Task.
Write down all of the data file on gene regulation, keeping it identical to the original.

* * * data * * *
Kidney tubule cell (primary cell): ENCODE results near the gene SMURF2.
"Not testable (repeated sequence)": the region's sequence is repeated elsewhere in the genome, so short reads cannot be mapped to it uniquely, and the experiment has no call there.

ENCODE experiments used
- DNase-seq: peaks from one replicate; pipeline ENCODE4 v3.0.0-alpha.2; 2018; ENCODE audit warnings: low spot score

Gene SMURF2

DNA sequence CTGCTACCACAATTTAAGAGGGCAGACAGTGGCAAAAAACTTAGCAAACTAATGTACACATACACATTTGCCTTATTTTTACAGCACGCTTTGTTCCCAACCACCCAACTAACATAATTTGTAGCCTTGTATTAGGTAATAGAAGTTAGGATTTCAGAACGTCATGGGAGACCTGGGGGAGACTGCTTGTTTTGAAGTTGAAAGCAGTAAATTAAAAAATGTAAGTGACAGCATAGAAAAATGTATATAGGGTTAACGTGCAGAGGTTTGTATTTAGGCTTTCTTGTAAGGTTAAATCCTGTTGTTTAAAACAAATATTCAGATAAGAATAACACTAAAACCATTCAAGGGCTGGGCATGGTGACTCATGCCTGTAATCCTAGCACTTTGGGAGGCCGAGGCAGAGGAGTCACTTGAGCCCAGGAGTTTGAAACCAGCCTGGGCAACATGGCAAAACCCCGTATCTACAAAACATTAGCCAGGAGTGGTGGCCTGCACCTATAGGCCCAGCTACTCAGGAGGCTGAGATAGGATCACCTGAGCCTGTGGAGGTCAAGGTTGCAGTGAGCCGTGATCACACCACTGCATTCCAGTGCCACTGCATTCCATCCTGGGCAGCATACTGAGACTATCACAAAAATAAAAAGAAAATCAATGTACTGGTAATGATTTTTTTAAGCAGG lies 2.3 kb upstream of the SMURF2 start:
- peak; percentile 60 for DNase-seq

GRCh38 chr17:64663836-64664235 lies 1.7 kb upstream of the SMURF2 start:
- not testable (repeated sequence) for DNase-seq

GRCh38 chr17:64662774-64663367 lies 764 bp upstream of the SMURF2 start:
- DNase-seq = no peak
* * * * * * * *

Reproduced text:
Kidney tubule cell (primary cell): ENCODE results near the gene SMURF2.
"Not testable (repeated sequence)": the region's sequence is repeated elsewhere in the genome, so short reads cannot be mapped to it uniquely, and the experiment has no call there.

ENCODE experiments used
- DNase-seq: peaks from one replicate; pipeline ENCODE4 v3.0.0-alpha.2; 2018; ENCODE audit warnings: low spot score

Gene SMURF2

DNA sequence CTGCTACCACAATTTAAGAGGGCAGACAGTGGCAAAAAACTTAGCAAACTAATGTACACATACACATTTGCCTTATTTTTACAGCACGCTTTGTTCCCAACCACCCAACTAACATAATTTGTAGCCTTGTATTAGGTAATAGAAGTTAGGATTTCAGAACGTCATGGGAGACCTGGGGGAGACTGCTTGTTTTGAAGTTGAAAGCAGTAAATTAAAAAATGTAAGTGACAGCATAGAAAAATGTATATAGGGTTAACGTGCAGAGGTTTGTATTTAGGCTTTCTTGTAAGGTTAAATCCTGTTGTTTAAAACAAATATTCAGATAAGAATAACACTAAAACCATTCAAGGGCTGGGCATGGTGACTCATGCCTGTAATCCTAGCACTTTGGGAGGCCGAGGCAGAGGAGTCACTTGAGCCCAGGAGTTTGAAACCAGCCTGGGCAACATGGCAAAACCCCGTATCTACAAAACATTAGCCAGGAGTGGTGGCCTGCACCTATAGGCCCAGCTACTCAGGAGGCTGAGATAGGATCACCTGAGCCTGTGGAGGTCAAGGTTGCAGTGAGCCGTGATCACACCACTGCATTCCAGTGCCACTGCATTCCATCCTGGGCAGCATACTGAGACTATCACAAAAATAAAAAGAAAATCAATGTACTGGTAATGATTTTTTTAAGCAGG lies 2.3 kb upstream of the SMURF2 start:
- peak; percentile 60 for DNase-seq

GRCh38 chr17:64663836-64664235 lies 1.7 kb upstream of the SMURF2 start:
- not testable (repeated sequence) for DNase-seq

GRCh38 chr17:64662774-64663367 lies 764 bp upstream of the SMURF2 start:
- DNase-seq = no peak